Brain SurgeryThe term "brain surgery" refers to various medical procedures that involve repairing structural problems with the brain. There are numerous ty...
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The term “brain surgery” refers to various medical procedures that involve repairing structural problems with the brain.
There are numerous types of brain surgery. The type used is based on the area of the brain and condition being treated. Advances in medical technology let surgeons operate on portions of the brain without a single incision near the head.
Brain surgery is a critical and complicated process. The type of brain surgery done depends highly on the condition being treated. For example, a brain aneurysm is typically repaired using an endoscope, but if it has ruptured, a craniotomy may be used. Surgeons, to be as careful and thorough as possible, treat each surgery on a case-by-case basis.
Brain surgery is done to correct physical abnormalities in the brain. This can be due to birth defect, disease, injury, or other problems.
Brain surgery may be necessary if you have any of the following conditions in or around the brain:
- abnormal blood vessels
- blood clots
- damage to protective tissue (dura)
- nerve damage
- pressure after injury
- skull fracture
Not all of these conditions require brain surgery, but many may be helped by it, especially if they pose a risk for worse health problems. For example, a brain aneurysm doesn’t require open brain surgery, but if the vessel ruptures, the open surgery may be needed.
There are several different types of brain surgery. The type used depends on the problem being treated.
A craniotomy involves an incision into the scalp and creating a hole in the skull, known as a bone flap. The hole and incision are made near the area of the brain being treated.
During open brain surgery, your surgeon may opt to remove tumors, clip off an aneurysm, drain blood or fluid from an infection, or remove abnormal brain tissue.
When the procedure is complete, the bone flap is usually secured in place with plates, sutures, or wires. The hole may be left open in the case of tumors, infection, or brain swelling. When left open, the procedure is known as a craniectomy.
This procedure is used to remove a small amount of brain tissue or a tumor so it can be examined under a microscope. This involves a small incision and hole in the skull.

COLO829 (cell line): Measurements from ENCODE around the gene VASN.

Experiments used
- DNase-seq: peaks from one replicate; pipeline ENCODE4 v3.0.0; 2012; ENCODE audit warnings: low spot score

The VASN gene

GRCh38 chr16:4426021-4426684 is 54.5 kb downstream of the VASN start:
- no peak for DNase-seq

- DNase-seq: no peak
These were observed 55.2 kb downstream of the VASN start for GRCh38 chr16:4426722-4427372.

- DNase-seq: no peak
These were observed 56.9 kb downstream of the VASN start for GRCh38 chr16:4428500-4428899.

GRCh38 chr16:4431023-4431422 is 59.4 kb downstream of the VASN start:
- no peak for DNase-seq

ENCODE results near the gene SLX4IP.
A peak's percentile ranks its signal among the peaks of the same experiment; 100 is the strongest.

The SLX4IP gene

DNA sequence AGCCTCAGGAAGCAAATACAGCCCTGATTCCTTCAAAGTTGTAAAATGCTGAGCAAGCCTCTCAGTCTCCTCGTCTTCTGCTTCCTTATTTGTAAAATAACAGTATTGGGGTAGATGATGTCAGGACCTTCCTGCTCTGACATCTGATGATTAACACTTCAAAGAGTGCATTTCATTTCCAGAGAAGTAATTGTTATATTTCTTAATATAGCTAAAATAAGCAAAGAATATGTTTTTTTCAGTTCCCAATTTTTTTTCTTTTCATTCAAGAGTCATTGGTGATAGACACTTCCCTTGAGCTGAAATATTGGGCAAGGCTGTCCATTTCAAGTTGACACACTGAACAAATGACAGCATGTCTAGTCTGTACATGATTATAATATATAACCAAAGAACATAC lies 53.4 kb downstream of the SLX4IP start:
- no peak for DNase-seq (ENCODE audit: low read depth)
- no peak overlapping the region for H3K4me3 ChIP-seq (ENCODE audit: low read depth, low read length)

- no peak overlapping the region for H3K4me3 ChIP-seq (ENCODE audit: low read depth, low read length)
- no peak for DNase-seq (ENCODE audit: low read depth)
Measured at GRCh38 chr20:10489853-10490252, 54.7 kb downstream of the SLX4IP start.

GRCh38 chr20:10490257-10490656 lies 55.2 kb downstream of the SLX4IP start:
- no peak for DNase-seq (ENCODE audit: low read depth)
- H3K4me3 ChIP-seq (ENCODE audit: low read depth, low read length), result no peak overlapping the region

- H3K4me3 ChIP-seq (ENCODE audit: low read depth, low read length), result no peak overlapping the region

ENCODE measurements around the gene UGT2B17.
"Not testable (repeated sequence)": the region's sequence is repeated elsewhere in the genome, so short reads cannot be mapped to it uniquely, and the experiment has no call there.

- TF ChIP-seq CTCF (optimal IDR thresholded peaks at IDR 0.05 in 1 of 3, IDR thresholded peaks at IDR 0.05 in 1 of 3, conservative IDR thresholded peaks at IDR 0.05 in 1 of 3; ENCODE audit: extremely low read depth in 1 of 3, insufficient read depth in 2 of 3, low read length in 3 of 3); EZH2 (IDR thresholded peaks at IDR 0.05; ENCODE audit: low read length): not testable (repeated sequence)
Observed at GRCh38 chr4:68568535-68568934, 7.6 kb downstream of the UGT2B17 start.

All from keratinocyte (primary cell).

Minimally Invasive Endonasal Endoscopic Surgery
This type of surgery allows surgeons to remove tumors or lesions through the nose and sinuses. It allows them to access parts of the brain without making an incision. The procedure involves the use of an endoscope, which is a telescopic device equipped with lights and a camera so the surgeon can see where he or she is working. This is used for tumors on the pituitary gland, base of the skull, and those spreading across the brain.
Minimally Invasive Neuroendoscopy
Similar to minimally invasive endonasal endoscopic surgery, neuroendoscopy uses endoscopes to remove brain tumors. This kind of surgery may also involve small, dime-sized holes in the skull to access parts of the brain.
All surgical procedures carry some sort of risk. Considering brain surgery is a major medical event, and it carries extra risk.
Possible risks associated with brain surgery include:
- allergic reaction to anesthesia
- bleeding in the brain
- blood clot
- brain swelling
- impaired speech, vision, coordination, or balance
- memory problems
Your doctor will give you complete instructions on how to prepare for the procedure.
Tell your doctor about any medications you are taking, including over-the-counter medicine and nutritional supplements. You most likely will have to stop taking these medications days before the procedure. Inform your doctor of any prior surgeries, allergies, or if you have been drinking a lot of alcohol.
You may be given a special soap to wash your hair with prior to surgery.
Also, pack whatever belongings you may need while you stay at the hospital.
Immediately after the surgery, you’ll be closely monitored to ensure everything is working properly. You will be seated in a raised position to prevent swelling in your face and brain.
Recovery from brain surgery depends on the type of procedure done. A typical hospital stay for brain surgery can last up to a week or more, depending on how well your body responds after surgery. You will be on pain medications during this time.
Before you leave the hospital, your doctor will explain the next steps of the process, including caring for the wound, if you have one.
Edited by: Michael Harkin
Medically Reviewed by: George Krucik, MD
Published: Aug 15, 2012
Last Updated: Oct 9, 2013
Published By: Healthline Networks, Inc.
- Brain surgery. (2011, February 9). National Library of Medicine – National Institutes of Health. Retrieved June 1, 2012, from http://www.nlm.nih.gov/medlineplus/ency/article/003018.htm
- Minimally Invasive Endonasal Endoscopic Surgery. (n.d.). Johns Hopkins Medicine. Retrieved June 1, 2012, from http://www.hopkinsmedicine.org/neurology_neurosurgery/specialty_areas/brain_tumor/treatment/surgery/endonasal-endoscopic-surgery.html
- Minimally Invasive Neuroendoscopy. (n.d.). Johns Hopkins Medicine. Retrieved June 1, 2012, from http://www.hopkinsmedicine.org/neurology_neurosurgery/specialty_areas/brain_tumor/treatment/surgery/neuroendoscopy.html
- Types of Brain Tumor Surgery. (n.d.). Johns Hopkins Medicine. Retrieved June 1, 2012, from http://www.hopkinsmedicine.org/neurology_neurosurgery/specialty_areas/brain_tumor/treatment/surgery/